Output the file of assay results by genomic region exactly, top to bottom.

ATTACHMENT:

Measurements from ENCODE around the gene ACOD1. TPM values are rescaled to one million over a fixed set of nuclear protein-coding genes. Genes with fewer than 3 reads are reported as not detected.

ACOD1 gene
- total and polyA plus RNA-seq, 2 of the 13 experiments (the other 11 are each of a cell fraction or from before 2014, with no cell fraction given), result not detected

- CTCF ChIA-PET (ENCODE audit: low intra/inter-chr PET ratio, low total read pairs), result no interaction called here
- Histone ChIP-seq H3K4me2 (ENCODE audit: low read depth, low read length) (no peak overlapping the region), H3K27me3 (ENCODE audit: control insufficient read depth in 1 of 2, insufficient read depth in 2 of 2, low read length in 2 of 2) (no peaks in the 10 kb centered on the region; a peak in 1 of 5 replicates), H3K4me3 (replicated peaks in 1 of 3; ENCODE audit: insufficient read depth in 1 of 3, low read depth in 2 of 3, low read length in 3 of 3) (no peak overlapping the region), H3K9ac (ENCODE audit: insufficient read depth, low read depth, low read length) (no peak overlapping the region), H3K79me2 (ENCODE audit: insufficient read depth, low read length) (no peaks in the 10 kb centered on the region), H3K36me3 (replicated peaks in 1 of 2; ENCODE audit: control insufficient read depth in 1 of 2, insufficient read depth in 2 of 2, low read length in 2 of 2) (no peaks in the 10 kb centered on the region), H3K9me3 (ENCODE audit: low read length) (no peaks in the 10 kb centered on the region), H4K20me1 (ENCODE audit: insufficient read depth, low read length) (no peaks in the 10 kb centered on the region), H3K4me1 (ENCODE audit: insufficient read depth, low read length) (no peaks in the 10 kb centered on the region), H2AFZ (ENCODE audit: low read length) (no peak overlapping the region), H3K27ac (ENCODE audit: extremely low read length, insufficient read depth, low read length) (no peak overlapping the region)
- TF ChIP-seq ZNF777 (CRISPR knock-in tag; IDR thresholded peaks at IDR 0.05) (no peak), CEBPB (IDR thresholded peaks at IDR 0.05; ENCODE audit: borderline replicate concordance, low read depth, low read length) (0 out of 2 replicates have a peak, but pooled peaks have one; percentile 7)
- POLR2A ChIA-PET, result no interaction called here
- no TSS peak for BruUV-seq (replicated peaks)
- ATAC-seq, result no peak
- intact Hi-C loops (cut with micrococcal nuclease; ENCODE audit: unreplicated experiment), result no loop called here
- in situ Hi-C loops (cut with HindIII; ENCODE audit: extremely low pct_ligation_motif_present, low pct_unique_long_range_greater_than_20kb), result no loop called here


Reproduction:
Measurements from ENCODE around the gene ACOD1. TPM values are rescaled to one million over a fixed set of nuclear protein-coding genes. Genes with fewer than 3 reads are reported as not detected.

ACOD1 gene
- total and polyA plus RNA-seq, 2 of the 13 experiments (the other 11 are each of a cell fraction or from before 2014, with no cell fraction given), result not detected

- CTCF ChIA-PET (ENCODE audit: low intra/inter-chr PET ratio, low total read pairs), result no interaction called here
- Histone ChIP-seq H3K4me2 (ENCODE audit: low read depth, low read length) (no peak overlapping the region), H3K27me3 (ENCODE audit: control insufficient read depth in 1 of 2, insufficient read depth in 2 of 2, low read length in 2 of 2) (no peaks in the 10 kb centered on the region; a peak in 1 of 5 replicates), H3K4me3 (replicated peaks in 1 of 3; ENCODE audit: insufficient read depth in 1 of 3, low read depth in 2 of 3, low read length in 3 of 3) (no peak overlapping the region), H3K9ac (ENCODE audit: insufficient read depth, low read depth, low read length) (no peak overlapping the region), H3K79me2 (ENCODE audit: insufficient read depth, low read length) (no peaks in the 10 kb centered on the region), H3K36me3 (replicated peaks in 1 of 2; ENCODE audit: control insufficient read depth in 1 of 2, insufficient read depth in 2 of 2, low read length in 2 of 2) (no peaks in the 10 kb centered on the region), H3K9me3 (ENCODE audit: low read length) (no peaks in the 10 kb centered on the region), H4K20me1 (ENCODE audit: insufficient read depth, low read length) (no peaks in the 10 kb centered on the region), H3K4me1 (ENCODE audit: insufficient read depth, low read length) (no peaks in the 10 kb centered on the region), H2AFZ (ENCODE audit: low read length) (no peak overlapping the region), H3K27ac (ENCODE audit: extremely low read length, insufficient read depth, low read length) (no peak overlapping the region)
- TF ChIP-seq ZNF777 (CRISPR knock-in tag; IDR thresholded peaks at IDR 0.05) (no peak), CEBPB (IDR thresholded peaks at IDR 0.05; ENCODE audit: borderline replicate concordance, low read depth, low read length) (0 out of 2 replicates have a peak, but pooled peaks have one; percentile 7)
- POLR2A ChIA-PET, result no interaction called here
- no TSS peak for BruUV-seq (replicated peaks)
- ATAC-seq, result no peak
- intact Hi-C loops (cut with micrococcal nuclease; ENCODE audit: unreplicated experiment), result no loop called here
- in situ Hi-C loops (cut with HindIII; ENCODE audit: extremely low pct_ligation_motif_present, low pct_unique_long_range_greater_than_20kb), result no loop called here